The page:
Understanding employers' referrals of doctors to the General Medical Council
What were the key findings?
Within trusts concerns about doctors came to light in a number of ways. This included performance data, serious incident reviews, patient complaints and colleagues raising concerns.
Local resolution of concerns was favoured wherever possible. Only the most serious of concerns were escalated to the GMC.
The majority of trusts had a core decision making group who raised, debated and monitored concerns. The make-up of this group and frequency with which it met varied across trusts.
Dealing with complex or borderline cases, balancing confidentiality with an open and transparent culture, feeling responsible for the outcome of decisions and feelings of isolation within decision makers were difficult aspects of dealing with concerns.
Trusts followed the department of health’s maintaining high professional standards in the modern NHS (MHPS) process for dealing with serious concerns. Difficulties with this process included maintaining a pool of trained case investigators, accessing credible expert witnesses and the generation of counter complaints.
Some participants suggested the likelihood of issues coming to light was not the same for all groups of doctors. For example, some felt that concerns were more likely to be raised against locums, doctors who qualified overseas, doctors approaching retirement and doctors that worked in specialisms that are easy to benchmark. Conversely, some felt that concerns were less likely to be raised (or more carefully considered) against trainee doctors, popular doctors and doctors from non-white backgrounds.
Promising approaches (that enabled trusts to deal with concerns more effectively) included clear organisational values, targeted appraisals, having a wide pool of case investigators, reviewing previous cases, having two case investigators per case and providing unconscious bias training.
Ideas for the future (individuals’ thoughts on dealing with concerns more effectively) included developing an integrated professional support unit, a forum for case investigators, sharing of legal/HR expertise (for smaller trusts), having a ‘faculty’ of case managers, sharing case investigators at a regional level, establishing an expert witness database, developing terms of reference for expert witnesses and reverting to a single employer for trainees.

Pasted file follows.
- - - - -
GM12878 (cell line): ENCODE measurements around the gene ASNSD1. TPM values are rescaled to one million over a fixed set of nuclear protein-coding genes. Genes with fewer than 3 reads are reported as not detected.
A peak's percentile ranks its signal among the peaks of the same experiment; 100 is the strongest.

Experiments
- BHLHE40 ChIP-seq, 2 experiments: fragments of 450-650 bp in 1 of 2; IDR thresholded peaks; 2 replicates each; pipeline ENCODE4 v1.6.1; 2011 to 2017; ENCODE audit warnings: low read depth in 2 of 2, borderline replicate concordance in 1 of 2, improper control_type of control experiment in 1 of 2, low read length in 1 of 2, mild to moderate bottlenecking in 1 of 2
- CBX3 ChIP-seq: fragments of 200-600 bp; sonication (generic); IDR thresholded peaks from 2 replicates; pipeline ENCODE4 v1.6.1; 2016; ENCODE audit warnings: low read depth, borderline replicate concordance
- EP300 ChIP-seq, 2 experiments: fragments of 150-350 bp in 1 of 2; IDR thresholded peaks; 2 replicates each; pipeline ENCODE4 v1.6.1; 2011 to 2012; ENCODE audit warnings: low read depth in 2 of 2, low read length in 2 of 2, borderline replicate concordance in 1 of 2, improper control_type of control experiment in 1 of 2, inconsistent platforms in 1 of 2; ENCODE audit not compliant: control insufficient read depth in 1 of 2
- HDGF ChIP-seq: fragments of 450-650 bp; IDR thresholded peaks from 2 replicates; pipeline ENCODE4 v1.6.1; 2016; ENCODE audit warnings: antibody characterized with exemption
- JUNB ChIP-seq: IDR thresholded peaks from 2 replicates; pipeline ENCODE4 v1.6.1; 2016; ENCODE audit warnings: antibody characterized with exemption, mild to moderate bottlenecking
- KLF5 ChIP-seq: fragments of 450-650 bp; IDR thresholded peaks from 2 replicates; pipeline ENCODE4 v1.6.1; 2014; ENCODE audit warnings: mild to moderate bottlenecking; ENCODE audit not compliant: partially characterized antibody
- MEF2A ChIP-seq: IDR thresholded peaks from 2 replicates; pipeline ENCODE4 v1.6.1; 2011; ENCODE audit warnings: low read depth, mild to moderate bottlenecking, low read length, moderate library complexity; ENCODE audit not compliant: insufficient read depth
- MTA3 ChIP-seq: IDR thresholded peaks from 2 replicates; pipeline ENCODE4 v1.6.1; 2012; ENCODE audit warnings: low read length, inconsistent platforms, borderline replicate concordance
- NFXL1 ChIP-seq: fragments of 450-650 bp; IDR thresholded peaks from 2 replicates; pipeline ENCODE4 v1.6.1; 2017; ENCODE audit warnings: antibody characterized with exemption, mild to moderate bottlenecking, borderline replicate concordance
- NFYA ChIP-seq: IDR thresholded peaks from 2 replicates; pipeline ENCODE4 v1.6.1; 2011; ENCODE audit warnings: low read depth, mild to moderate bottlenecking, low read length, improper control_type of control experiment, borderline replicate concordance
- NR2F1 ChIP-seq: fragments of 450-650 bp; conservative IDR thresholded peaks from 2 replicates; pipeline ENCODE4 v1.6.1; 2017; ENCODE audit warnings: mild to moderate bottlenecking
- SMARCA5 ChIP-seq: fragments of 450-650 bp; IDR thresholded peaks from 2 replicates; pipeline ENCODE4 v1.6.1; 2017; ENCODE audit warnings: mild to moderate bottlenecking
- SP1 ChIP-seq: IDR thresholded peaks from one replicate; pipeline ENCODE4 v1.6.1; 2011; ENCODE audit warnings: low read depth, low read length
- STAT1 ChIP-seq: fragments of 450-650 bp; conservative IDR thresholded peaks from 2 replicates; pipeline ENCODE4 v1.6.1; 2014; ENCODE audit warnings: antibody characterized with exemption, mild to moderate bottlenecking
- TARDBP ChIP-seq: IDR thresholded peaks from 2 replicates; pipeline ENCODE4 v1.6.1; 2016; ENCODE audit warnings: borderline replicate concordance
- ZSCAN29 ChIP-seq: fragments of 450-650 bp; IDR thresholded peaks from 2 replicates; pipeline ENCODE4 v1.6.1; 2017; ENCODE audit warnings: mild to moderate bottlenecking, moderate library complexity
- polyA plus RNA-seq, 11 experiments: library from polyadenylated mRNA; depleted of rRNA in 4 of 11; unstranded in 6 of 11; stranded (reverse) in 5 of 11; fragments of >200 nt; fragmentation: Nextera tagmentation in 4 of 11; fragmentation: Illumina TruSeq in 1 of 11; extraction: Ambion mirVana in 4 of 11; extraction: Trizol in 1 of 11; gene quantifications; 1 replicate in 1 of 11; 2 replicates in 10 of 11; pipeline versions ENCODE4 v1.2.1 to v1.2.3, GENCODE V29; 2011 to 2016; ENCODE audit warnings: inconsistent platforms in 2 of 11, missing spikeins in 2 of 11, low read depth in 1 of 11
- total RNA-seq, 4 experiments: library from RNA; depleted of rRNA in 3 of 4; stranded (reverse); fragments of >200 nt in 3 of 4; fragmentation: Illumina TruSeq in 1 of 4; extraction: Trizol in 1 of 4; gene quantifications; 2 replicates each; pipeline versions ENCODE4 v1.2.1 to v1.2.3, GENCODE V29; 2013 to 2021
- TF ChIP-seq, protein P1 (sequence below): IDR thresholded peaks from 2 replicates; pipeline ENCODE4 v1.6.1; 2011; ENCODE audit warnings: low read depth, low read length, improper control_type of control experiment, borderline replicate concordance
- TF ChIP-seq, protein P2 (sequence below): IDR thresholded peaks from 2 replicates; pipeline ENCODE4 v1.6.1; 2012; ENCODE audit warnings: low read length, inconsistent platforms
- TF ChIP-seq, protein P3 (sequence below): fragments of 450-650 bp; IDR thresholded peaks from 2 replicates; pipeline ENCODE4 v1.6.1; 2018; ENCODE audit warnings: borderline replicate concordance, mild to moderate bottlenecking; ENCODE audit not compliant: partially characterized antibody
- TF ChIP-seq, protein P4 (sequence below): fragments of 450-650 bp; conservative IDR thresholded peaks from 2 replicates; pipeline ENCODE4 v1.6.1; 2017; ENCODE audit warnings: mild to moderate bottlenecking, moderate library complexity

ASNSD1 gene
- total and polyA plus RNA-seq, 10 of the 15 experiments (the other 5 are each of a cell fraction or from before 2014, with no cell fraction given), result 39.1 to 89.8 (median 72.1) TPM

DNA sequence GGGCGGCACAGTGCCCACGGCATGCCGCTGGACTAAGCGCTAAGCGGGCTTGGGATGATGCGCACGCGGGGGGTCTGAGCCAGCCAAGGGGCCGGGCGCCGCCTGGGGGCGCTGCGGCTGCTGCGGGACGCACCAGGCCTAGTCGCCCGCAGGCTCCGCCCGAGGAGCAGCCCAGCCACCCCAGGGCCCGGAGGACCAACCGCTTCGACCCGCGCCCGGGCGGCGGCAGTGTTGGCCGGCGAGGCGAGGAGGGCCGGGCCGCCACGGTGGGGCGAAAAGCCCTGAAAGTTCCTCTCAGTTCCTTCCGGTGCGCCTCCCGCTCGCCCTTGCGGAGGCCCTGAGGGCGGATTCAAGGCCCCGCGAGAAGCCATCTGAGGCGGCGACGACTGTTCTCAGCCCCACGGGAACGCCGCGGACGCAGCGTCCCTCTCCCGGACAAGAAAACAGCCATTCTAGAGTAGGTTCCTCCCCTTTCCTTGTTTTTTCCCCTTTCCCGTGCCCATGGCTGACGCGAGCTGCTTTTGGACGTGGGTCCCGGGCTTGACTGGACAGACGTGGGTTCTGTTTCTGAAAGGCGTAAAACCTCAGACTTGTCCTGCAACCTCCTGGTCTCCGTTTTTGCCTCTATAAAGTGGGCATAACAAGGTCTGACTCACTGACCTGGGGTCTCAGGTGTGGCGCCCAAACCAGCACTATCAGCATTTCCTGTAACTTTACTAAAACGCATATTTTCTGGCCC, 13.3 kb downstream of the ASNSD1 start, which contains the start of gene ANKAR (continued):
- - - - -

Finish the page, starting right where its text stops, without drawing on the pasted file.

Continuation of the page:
Why did we commission this research?
In examining the data held at the GMC it became apparent that concerns raised by responsible officers, employers and other doctors are more likely to merit full investigation by us and lead to warnings and sanctions, compared to other sources. We wanted to understand further the process by which this occurred, that is, the process by which responsible officers and employers identify appropriate concerns for referral to the GMC. The aim of this research was to identify any promising approaches for effectively escalating concerns to the GMC that could be shared with others.
What did the research involve?
A random sample of 11 acute trusts in England were chosen as case studies for this research. The sample included:
- large and small trusts
- foundation and non-foundation trusts
- rural and urban trusts
- teaching hospitals
- trusts from ethnically diverse areas of England
- trusts from different regions of England
- trusts with varying numbers of referrals to the GMC over recent years.
Qualitative interviews were conducted with 4–7 staff at each case study site. These included:
- responsible officers
- chief clinicians
- senior clinicians
- human resource directors and staff
- administrators and others.
Read the full report
We are reviewing the report to develop our next steps in understanding referrals to us.